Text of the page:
No nation can probably showcase India-China competition in South Asia more eloquently than Sri Lanka. After an unresolved military standoff in the north, the two countries are fiercely engaged in an economic and diplomatic contest in the south. Even as New Delhi and Beijing are aggressively rivalling to consolidate their respective grip on the region, it is the smaller countries that are having to bend over backwards to rebalance their relationship with the two Asian giants. Colombo’s woes are multiplied in the wake of a dismal financial crisis and pressure being exerted by United Nations agencies on over a decade-old human rights issue arising out of its fight against the dreaded Liberation Tigers of Tamil Eelam.
With two members of the Rajapaksa family firmly in the saddle in Colombo as President and Prime Minister, the third one, Basil Rajapaksa, inducted as finance minister in July 2021, was in New Delhi in December to brief India on the situation in Colombo. He was assured of a currency swap to meet the balance of payments issue and politely asked to speed up the Trincomalee Tank Farm project in the north, once the stronghold of the Liberation Tigers of Tamil Eelam (LTTE). While India reaffirmed its ‘neighbourhood first’ policy, Colombo assured New Delhi of giving priority to India in its developmental projects, especially in the sensitive north, closer to Tamil Nadu in many ways besides geographic proximity.
As though to wash out Basil’s India visit, China’s envoy to Sri Lanka, Qi Zhenhong, elaborately publicised his visit to the highly sensitive Tamil-majority Jaffna Peninsula — just a stone’s throw from across the Indian shores. Accompanied by Sri Lankan Navy (SLN) officials, he went up to Adam’s Bridge, popularly and reverentially referred to as ‘Ram setu’ in India, put out video footage of his ‘pilgrimage’ to the Nallur Kandaswamy temple (attired in traditional ‘veshti’), and spent time in the iconic Jaffna Public Library (burned down in 1981 and later restored with Indian assistance). In just one visit, he has probably sent out a message loud and clear to New Delhi of Beijing’s close military, naval, social and cultural camaraderie with the island nation, especially its troubled north.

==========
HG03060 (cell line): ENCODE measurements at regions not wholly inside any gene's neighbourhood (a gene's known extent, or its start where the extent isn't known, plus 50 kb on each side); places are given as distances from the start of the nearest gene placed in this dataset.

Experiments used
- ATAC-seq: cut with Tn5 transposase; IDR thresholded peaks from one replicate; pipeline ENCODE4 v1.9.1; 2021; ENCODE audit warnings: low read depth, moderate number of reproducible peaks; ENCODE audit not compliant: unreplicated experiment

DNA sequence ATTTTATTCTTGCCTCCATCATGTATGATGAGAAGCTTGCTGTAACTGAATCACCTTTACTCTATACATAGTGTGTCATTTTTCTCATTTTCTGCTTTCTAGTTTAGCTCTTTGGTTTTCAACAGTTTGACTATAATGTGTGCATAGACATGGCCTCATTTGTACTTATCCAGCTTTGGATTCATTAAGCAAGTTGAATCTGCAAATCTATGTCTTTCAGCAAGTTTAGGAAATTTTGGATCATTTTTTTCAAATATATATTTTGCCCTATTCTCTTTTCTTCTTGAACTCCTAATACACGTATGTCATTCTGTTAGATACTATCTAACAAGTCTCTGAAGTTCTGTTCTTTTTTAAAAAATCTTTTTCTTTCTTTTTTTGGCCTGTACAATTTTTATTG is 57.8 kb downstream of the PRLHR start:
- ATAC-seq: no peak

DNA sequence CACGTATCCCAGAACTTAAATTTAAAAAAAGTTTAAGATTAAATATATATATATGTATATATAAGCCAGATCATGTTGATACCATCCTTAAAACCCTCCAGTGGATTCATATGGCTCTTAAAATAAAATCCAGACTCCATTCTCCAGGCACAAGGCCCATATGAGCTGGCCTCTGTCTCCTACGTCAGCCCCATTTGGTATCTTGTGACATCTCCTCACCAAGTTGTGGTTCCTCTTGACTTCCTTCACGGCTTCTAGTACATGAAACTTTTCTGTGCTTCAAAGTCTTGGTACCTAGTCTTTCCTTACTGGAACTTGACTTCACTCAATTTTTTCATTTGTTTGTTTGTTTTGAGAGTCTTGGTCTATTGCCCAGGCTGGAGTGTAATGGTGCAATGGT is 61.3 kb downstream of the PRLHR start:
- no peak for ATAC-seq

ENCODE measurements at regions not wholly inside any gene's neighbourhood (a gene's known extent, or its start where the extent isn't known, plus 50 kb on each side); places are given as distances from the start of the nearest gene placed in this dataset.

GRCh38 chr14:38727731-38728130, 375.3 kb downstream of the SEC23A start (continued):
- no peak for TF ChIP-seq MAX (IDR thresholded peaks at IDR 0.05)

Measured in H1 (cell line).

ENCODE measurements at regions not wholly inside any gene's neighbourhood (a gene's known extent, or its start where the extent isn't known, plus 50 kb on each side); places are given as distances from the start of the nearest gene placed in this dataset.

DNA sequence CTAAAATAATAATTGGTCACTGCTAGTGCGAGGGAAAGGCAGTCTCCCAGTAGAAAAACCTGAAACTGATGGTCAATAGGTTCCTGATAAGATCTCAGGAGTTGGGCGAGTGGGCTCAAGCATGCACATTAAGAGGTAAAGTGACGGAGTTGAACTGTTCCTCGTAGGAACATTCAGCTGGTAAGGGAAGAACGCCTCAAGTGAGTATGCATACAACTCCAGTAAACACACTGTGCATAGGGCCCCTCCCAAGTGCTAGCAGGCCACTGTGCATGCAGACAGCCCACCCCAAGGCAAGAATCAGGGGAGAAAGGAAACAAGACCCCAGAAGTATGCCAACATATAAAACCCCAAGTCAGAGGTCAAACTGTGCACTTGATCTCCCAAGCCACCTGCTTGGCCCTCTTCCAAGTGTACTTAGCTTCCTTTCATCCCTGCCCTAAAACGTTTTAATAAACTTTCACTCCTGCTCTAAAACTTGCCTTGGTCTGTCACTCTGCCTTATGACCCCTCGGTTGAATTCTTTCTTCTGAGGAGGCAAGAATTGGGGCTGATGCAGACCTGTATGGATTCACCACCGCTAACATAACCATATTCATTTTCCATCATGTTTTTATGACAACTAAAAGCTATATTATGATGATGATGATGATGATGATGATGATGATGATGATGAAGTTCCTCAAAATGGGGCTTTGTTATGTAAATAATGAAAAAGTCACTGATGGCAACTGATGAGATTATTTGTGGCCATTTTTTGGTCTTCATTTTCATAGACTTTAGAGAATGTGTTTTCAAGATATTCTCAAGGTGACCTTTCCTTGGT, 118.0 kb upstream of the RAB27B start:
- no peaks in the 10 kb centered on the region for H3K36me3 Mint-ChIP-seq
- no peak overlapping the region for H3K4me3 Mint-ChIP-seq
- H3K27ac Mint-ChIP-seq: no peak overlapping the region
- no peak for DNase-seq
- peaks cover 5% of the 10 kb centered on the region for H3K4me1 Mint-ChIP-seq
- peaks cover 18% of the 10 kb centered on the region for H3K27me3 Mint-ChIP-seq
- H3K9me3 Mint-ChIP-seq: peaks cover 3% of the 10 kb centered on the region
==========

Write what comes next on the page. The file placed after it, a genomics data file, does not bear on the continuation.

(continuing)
Sri Lanka-China engagement
Colombo has been an important destination in Beijing’s strategic inroads not only into the Indian Ocean but the entire Indo-Pacific and India’s extended neighbourhood. In fact, China’s closer engagement with Colombo could be traced from the time since its disproportionate arming of the Sri Lankan Army during the latter’s ‘fight to finish’ war on LTTE terror. New Delhi took a principled stance that the conflict should be settled through talks and refused to supply military hardware to be used against its own citizens. China supplied Jian-7 fighter jets, anti-aircraft guns, Type-85 Heavy Machine Guns (HMG) and Type-80 Light Machine Guns (LMG), Type-56 rifles, 152 mm howitzer, 81 mm mortar shells, and RPG-7 rockets. Besides, Beijing also provided $1.2 billion and $821 million in 2009 and 2010, respectively, to meet the post-war expenses.